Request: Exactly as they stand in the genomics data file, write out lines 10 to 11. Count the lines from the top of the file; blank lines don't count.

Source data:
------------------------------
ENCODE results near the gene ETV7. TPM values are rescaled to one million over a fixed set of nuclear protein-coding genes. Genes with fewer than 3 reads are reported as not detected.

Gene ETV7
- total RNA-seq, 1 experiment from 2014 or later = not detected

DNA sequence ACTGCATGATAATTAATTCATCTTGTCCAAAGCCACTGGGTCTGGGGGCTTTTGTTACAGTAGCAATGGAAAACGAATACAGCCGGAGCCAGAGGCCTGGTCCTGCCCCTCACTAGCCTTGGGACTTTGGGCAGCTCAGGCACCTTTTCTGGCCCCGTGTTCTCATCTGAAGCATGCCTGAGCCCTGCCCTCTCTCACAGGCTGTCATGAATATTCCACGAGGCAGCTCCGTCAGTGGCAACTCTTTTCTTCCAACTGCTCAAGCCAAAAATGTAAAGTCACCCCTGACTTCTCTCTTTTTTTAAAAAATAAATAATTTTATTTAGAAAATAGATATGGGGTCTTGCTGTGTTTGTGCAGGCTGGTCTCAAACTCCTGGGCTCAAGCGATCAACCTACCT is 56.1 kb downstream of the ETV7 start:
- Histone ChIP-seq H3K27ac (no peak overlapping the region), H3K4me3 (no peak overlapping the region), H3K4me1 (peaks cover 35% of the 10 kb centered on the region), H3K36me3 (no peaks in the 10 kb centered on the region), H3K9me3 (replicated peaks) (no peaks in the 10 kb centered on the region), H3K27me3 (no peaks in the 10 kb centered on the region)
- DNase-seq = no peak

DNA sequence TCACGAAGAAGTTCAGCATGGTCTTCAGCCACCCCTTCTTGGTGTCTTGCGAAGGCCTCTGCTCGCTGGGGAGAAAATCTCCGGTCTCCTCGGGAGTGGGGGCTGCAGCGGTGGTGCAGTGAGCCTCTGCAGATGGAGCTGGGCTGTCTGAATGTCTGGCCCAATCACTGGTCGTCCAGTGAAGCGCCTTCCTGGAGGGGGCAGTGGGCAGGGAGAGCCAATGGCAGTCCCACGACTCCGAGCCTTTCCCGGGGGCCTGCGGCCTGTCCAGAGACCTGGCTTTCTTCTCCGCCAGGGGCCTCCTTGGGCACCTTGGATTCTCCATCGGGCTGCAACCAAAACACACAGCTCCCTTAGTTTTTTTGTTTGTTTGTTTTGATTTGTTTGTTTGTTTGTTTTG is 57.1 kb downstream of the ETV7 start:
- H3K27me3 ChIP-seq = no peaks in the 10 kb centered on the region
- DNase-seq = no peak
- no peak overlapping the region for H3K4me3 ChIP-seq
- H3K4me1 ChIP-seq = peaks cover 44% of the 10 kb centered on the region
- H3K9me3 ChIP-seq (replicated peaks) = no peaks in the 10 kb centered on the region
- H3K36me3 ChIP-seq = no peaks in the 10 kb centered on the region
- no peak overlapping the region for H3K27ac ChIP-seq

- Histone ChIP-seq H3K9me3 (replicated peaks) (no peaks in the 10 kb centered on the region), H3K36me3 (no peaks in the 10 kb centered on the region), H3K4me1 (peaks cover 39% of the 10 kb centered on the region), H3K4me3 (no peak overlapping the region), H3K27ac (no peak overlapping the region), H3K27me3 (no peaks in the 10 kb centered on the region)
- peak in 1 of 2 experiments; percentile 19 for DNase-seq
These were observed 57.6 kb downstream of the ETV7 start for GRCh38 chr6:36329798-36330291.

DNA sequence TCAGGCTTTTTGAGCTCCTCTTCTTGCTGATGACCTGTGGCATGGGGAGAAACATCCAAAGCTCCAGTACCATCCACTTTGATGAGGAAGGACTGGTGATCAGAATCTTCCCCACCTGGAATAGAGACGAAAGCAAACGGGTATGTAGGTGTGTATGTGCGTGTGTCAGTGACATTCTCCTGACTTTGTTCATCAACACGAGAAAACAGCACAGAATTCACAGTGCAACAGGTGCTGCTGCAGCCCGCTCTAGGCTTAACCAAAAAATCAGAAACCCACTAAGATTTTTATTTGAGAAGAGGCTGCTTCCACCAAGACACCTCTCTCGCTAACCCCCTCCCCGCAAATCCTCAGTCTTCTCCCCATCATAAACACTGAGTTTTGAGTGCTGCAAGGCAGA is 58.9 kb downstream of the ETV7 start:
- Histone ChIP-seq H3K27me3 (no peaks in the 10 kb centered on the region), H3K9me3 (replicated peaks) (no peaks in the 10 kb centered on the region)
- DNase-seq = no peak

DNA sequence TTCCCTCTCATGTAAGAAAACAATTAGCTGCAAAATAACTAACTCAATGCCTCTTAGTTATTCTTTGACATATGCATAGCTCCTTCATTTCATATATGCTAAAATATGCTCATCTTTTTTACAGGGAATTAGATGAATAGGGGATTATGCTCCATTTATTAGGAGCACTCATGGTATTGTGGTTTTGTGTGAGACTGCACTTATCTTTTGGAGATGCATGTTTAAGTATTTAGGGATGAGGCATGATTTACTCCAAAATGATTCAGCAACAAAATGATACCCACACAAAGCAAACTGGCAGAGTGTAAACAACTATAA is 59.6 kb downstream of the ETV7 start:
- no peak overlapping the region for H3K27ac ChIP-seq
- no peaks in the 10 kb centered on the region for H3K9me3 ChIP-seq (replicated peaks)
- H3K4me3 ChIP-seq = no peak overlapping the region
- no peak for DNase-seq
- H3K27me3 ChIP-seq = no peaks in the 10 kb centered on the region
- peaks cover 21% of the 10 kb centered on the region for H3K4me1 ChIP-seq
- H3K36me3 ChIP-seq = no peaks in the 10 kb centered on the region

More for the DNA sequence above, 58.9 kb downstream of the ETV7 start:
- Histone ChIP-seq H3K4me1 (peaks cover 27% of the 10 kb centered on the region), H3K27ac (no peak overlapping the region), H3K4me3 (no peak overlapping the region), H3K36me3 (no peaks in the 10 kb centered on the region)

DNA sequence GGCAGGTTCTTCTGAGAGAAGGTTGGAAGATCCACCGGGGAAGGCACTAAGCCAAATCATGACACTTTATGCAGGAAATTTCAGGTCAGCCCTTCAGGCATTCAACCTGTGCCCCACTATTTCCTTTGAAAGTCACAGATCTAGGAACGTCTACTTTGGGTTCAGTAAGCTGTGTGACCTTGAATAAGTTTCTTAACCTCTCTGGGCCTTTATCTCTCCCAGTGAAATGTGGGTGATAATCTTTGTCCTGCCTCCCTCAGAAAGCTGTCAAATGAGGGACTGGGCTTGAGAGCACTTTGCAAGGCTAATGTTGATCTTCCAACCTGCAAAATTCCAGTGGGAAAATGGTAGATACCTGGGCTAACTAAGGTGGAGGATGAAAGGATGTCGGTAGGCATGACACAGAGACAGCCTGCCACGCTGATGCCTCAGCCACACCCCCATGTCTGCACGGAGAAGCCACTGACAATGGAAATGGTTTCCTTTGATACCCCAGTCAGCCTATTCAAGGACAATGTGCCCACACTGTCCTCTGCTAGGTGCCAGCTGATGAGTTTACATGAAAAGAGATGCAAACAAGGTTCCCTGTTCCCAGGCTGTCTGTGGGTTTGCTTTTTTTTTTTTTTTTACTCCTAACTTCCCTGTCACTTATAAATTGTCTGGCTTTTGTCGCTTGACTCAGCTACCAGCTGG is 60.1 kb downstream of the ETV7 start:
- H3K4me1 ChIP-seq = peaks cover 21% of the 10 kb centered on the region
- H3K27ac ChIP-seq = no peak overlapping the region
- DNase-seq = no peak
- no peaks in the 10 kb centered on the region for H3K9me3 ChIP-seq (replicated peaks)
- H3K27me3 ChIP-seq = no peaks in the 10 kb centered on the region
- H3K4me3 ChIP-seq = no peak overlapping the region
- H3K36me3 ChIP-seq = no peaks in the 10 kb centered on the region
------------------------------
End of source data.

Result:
- no peak overlapping the region for H3K4me3 ChIP-seq
- H3K4me1 ChIP-seq = peaks cover 44% of the 10 kb centered on the region